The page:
ORIGINAL FRENCH ARTICLE: Prix du gaz : l’hiver sera rude pour 7 millions de Français
by Maud Dugrand
Translated Thursday 20 September 2012, by Bill Scobleand reviewed by
The 2% increase in the price of natural gas on Oct. 1 means an 8.4% increase over the past ten months. The Prime Minister had promised to limit the increase to 2% a year.
With the announcement of a supplementary 2% increase in the price of national gas on Oct. 1, the math is simple: 4.4% in January, plus 2% in July, plus 2% in October, and you get the alarming figure of 8.4% in ten months! Whereas, of course, the French government, via the voices of its Minister of the Economy, Pierre Moscovici, and his colleague, Minister of Ecology and Energy Delphine Batho, are perfectly able to play a watchdog role for consumers. According to a joint press release, by “limiting” the hike to 2%, as against the 7% requested by GDF Suez, this increase is aimed at “protecting the purchasing power of the French.”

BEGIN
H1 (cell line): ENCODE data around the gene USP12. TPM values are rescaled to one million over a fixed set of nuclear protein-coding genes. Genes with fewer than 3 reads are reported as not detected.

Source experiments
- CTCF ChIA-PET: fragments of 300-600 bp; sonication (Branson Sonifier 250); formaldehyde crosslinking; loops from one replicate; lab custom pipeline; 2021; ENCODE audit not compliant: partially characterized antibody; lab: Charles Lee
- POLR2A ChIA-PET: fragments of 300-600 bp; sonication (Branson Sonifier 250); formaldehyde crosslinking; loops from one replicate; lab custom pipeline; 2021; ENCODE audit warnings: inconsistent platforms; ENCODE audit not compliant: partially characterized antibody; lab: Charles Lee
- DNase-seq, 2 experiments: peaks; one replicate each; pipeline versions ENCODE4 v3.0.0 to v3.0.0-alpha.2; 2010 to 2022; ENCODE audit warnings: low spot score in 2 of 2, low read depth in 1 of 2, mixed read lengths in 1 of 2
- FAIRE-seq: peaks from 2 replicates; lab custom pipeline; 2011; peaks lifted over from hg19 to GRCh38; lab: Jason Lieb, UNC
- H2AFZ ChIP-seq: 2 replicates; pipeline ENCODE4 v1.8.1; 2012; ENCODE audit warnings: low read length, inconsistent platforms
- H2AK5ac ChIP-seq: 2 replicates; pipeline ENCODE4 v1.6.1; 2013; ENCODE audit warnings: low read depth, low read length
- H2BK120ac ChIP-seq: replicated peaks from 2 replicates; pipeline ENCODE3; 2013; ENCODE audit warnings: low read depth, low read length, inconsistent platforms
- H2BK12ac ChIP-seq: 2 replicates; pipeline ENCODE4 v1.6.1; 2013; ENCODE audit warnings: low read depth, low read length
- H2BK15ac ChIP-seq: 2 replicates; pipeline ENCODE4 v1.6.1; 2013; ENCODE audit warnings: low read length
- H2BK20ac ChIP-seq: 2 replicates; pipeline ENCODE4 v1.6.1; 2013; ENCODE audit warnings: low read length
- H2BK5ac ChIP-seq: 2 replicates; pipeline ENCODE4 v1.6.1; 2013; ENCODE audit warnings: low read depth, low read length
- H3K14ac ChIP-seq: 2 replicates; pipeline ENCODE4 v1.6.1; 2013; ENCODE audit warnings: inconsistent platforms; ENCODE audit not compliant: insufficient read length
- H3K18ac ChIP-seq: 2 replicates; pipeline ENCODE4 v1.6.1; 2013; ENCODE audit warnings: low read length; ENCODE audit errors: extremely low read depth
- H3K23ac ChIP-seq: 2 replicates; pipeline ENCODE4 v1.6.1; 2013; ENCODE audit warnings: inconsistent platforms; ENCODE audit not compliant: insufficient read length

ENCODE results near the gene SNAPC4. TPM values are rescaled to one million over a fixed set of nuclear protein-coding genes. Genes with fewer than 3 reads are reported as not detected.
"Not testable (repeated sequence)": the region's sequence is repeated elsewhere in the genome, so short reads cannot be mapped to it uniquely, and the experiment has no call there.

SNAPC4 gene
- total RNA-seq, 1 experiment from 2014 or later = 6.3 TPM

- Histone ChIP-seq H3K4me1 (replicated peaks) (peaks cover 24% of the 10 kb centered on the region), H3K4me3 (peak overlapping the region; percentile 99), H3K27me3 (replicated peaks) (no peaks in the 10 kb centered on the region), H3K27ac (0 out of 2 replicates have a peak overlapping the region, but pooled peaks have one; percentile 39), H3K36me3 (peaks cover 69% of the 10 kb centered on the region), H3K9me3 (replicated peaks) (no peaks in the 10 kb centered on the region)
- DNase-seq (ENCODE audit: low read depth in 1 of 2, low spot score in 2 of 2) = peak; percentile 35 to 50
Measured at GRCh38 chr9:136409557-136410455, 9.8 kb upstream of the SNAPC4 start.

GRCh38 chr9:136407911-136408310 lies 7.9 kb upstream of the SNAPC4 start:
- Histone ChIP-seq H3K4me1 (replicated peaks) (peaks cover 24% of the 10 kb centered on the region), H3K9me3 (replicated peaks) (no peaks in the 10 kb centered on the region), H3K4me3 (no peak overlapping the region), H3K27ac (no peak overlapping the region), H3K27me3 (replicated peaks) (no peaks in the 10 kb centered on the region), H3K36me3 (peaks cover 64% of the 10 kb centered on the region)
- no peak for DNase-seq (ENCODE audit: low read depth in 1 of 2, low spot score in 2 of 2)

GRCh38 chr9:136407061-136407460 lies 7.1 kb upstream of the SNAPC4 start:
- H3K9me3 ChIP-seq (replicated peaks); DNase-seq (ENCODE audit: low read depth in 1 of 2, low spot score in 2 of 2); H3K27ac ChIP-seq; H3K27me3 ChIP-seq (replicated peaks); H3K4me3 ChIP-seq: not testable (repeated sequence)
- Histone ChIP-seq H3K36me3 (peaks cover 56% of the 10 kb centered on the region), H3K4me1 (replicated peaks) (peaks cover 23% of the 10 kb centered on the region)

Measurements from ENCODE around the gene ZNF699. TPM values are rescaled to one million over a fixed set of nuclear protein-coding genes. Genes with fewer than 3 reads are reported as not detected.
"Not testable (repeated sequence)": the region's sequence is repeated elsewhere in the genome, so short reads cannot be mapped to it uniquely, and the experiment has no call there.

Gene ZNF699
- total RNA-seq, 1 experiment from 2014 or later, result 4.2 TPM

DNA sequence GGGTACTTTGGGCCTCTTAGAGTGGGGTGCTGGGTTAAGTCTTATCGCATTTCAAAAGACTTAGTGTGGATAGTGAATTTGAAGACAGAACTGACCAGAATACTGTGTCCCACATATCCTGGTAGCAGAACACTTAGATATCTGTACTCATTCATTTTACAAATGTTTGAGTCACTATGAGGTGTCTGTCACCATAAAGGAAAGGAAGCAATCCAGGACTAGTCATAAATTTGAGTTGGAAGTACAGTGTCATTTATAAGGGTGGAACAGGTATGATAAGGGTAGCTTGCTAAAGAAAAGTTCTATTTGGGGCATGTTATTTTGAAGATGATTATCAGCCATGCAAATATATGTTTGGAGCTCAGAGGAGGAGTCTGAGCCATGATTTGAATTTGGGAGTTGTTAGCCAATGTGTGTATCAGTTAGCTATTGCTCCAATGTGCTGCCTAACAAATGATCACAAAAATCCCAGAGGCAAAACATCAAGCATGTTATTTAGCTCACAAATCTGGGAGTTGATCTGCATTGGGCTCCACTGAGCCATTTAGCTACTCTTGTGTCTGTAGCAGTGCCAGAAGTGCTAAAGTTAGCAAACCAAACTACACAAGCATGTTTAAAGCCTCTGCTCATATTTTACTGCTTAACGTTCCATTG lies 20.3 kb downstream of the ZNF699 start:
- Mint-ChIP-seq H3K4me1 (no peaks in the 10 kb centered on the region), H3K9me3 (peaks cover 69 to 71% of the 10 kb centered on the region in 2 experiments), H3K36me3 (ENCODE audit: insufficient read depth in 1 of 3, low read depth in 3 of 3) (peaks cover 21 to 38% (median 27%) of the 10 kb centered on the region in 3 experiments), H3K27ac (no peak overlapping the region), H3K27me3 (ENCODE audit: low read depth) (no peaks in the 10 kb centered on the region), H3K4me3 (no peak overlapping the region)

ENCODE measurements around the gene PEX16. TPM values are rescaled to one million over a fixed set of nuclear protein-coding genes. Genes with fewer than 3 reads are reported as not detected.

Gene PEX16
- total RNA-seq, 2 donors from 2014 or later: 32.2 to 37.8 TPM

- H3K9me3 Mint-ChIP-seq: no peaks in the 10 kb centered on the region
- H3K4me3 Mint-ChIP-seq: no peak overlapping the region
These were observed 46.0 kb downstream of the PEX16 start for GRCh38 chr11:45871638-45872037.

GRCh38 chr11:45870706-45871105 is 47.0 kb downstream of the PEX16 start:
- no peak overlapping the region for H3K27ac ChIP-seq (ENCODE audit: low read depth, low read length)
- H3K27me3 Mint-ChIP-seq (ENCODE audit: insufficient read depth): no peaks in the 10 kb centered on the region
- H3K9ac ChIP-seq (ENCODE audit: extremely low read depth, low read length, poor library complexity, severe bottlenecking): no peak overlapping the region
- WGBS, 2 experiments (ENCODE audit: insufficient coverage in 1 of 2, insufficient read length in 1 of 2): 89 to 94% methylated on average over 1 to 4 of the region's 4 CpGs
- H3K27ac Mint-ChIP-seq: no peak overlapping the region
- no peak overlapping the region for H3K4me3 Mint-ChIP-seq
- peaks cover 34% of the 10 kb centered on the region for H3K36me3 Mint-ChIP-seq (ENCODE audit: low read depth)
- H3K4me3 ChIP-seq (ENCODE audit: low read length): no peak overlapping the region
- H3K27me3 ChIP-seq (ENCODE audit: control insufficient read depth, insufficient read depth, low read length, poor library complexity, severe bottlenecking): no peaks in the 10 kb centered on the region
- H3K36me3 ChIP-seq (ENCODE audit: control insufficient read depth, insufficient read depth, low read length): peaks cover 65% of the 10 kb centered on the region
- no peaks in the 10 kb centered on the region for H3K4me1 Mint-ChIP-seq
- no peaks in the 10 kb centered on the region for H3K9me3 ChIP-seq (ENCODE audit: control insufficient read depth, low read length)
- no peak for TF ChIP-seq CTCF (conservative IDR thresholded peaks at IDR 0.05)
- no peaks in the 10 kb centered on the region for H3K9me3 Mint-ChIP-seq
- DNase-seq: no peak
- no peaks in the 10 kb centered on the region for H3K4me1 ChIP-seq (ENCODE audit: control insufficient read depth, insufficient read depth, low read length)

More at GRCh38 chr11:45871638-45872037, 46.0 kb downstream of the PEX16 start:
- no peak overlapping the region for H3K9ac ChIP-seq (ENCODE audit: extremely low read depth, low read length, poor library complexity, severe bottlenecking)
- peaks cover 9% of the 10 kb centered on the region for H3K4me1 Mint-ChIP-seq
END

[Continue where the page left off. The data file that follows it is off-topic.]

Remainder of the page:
With an 8.4% increase in one year, Prime Minister Jean-Marc Ayrault’s promises have become a faded memory. On July 4, on the TF1 TV network, he had stated that he wanted to limit the rise in the price of natural gas to the rate of inflation, which stands at 2% a year.
Thierry Sanchez, the general delegate of the CLCV, a consumer association, found it regrettable that this winter will be tough for the 7 million French people who heat their homes with natural gas. For its part, the National Housing Confederation condemned the government’s attitude, which had to bow to GDF Suez’s demands. In a press release, the Confederation underlined that the gigantic energy company recorded 90.7 billion euros in sales in 2011.
The cynicism does not stop there. The general director of Poweo Direct Energie, a rival of the former government-owned company, Gaz de France, also thinks that this decision is unacceptable, but not for the same reasons: In limiting the rates charged by GDF Suez, the government is not abiding by the law, which requires that rates be calculated according to supply costs, which are subject to the mad law of the world’s stock exchanges. The Ecology Minister, Delphine Batho, also said that the government will reform the tariff rules, but she gave no precise indication of when this will happen.